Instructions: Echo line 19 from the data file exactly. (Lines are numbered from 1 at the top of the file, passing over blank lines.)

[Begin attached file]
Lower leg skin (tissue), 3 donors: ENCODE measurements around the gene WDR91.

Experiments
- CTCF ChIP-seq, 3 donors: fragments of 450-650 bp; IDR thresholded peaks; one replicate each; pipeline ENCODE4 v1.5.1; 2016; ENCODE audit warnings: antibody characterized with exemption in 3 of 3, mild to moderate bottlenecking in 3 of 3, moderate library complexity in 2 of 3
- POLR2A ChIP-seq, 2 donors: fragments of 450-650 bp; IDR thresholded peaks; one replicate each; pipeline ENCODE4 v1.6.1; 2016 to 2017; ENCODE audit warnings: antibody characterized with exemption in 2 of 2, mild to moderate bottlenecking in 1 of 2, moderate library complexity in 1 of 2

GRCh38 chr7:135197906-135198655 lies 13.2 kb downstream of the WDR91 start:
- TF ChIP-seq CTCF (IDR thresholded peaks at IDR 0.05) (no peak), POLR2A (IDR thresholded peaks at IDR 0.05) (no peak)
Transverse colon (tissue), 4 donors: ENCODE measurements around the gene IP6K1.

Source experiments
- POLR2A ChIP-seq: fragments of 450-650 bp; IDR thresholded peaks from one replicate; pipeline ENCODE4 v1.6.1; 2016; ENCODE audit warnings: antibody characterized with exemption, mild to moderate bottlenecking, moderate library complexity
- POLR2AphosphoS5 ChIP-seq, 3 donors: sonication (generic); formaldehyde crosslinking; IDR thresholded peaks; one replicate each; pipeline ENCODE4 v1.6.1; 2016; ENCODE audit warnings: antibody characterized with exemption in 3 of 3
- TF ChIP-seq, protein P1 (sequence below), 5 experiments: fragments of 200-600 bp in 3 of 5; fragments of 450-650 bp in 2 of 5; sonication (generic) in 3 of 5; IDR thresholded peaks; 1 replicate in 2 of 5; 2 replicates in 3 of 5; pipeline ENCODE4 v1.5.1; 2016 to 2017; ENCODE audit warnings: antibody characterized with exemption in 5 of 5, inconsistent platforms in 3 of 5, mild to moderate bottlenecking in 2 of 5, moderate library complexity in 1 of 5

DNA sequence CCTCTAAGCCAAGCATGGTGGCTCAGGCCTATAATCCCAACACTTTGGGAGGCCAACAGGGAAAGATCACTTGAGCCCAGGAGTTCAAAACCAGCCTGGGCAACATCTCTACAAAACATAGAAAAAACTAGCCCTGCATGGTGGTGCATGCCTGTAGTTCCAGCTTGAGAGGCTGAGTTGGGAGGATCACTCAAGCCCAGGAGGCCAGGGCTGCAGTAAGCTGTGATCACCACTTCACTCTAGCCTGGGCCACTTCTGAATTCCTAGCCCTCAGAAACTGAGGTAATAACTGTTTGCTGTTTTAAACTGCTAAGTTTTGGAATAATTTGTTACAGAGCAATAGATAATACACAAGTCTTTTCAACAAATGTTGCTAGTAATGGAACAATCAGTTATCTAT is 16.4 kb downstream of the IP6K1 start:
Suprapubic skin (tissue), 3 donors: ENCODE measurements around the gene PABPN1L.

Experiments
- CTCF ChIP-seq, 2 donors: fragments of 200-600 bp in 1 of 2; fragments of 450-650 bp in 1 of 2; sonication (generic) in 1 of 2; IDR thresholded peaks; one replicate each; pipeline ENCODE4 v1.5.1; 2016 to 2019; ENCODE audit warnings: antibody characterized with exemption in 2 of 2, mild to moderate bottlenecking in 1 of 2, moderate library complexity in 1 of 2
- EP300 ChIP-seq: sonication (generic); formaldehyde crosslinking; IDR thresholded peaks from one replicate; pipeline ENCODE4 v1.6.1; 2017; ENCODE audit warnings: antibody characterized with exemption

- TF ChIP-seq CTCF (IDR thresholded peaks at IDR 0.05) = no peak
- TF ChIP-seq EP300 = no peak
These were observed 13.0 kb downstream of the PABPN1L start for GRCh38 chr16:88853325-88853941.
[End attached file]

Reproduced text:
These were observed 13.0 kb downstream of the PABPN1L start for GRCh38 chr16:88853325-88853941.